Written by nasirah

    February 26, 2009 at 4:00 pm

    Three ways to improve your productivity

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    If you come in to work and check your emails immediately, you’re doing it all wrong. According to a American Management Association survey in 2007, an average employee spends about 25% of his or her workday on emails. Emails also hamper employees from becoming productive and efficient.

    So how can you increase your work productivity with the use of Microsoft Outlook? Martin Severn, director of Productivity Management gives us three tips on how to better utilise our time and emails.

    Have trouble loading the video? Why not check your company or computer’s firewall settings to make sure that Youtube videos can be streamed on your computer.

    Written by Human Resources

    February 24, 2009 at 12:01 pm

    HR bent on keeping budgets super lean

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    HR puts companies on massive diet

    HR puts companies on massive diet

    Employees are going to cry in their nonexistent coffee cups soon if the recession keeps up its relentless pace as more HR practitioners look to scrap off more staff perks this year.

    Things are definitely not looking up for corporate folks these days. A recent CareerBuilder.com survey of more than 3,000 employers and HR professionals reveals 38% of them will make administrative cuts to perks such as company social events and corporate travel sometime this year.  No more cushy flights or free flowing champagne for you then.

    Some employers in Singapore are already taking a harder cost cutting stance as overheard during the recent Conference for Fair Employment Practices. “I’m going to cut everything. [Like] D&D this year, I’m going to cut the dance. And the dinner.”

    Employees should also start loading up on their vitamins or a fitness regime as healthcare benefits take a backseat this year for a quarter of employers polled. Likewise, charity will remain at home this recession as 21% plan to cut or reduce spending on philanthropic activities. Same goes for pantry offerings and incentive trips, say 34% and 28% of respondents respectively.

    But there is tiny ray of joy still even if companies are curbing expenses in these areas. Rosemary Haefner, vice president of human resources for CareerBuilder.com, says companies are nevertheless “keeping in mind the importance of retaining their top talent”.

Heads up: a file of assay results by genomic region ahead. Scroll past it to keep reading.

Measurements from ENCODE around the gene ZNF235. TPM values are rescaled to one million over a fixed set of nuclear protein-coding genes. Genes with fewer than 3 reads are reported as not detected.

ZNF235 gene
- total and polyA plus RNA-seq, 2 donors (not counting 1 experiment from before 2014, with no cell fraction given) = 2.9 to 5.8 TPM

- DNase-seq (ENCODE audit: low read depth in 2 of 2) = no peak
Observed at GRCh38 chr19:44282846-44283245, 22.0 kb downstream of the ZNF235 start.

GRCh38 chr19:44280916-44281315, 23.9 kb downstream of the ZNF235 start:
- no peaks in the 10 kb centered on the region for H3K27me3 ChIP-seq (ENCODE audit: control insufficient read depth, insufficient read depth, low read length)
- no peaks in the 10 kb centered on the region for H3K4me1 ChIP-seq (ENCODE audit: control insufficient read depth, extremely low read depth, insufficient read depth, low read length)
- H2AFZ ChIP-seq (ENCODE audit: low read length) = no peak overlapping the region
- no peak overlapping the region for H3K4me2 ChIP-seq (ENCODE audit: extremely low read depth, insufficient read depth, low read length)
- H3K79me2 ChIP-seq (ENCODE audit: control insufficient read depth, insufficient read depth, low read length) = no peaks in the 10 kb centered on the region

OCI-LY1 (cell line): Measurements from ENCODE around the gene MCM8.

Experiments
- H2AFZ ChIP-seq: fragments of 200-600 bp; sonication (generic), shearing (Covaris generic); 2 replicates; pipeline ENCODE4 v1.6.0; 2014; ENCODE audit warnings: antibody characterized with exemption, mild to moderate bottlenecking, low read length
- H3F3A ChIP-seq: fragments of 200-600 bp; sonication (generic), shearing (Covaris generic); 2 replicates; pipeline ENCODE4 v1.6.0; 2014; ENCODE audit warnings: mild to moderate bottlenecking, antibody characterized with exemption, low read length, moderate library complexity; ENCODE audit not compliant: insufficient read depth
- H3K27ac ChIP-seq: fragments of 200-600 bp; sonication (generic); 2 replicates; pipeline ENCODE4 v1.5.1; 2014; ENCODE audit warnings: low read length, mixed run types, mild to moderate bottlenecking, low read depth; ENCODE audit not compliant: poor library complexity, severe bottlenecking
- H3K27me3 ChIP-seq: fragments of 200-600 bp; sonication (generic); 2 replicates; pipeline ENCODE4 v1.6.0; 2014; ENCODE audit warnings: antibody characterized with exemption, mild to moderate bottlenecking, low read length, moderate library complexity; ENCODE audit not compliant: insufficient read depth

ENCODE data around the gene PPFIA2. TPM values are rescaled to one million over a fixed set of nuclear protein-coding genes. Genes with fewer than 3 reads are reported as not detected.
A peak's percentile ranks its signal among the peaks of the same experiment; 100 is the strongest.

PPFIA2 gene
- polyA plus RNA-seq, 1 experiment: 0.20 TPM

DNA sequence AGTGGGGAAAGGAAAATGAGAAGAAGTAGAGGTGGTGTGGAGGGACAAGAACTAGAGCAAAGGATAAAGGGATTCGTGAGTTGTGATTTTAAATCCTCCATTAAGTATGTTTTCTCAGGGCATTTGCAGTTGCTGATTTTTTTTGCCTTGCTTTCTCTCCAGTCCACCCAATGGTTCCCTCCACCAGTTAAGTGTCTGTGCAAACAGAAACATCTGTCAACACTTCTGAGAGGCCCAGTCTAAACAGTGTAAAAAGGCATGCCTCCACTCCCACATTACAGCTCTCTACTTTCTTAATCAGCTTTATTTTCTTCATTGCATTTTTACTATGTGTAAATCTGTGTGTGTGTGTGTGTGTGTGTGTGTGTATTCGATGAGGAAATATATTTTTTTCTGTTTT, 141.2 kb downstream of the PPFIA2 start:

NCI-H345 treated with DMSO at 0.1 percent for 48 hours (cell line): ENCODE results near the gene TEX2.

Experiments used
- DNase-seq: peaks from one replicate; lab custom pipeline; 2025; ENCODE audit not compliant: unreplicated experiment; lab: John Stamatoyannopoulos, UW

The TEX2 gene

“We see companies offering more flexible work arrangements and placing an increased emphasis on employee recognition programmes to help maintain job satisfaction levels within their organisations,” she adds. Other special recession perks include increased telecommuting, public transportation discounts, compressed workweeks and increased mileage reimbursement rates. (Click here for cheap employee perks you can implement now!)

    Are you impressed or depressed by HR right now? Feel free to let us know if the gloom has set in for you in your company in the comments below.

    Hang on, there is more to this. Read more on the craziest, and some would say drastically hilarious, cost-cutting measures in Human Resources magazine’s newest column by The Daily Grimer in the upcoming March issue.

    Written by Lee Xieli

    February 19, 2009 at 2:50 pm

    Don’t push the button just yet!

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    If you have managed to survive a lay-off, start acting like a survivor and don’t let your feelings get the best of you. “People who survive difficult experiences and economic times are able to do so because they can imagine a time when things will change for the better,” says Janet Banks, an executive coach in Boston. While it is never easy to keep the ball rolling when your office is undergoing so many changes, here are some suggested ways that may help you start taking charge of your job again.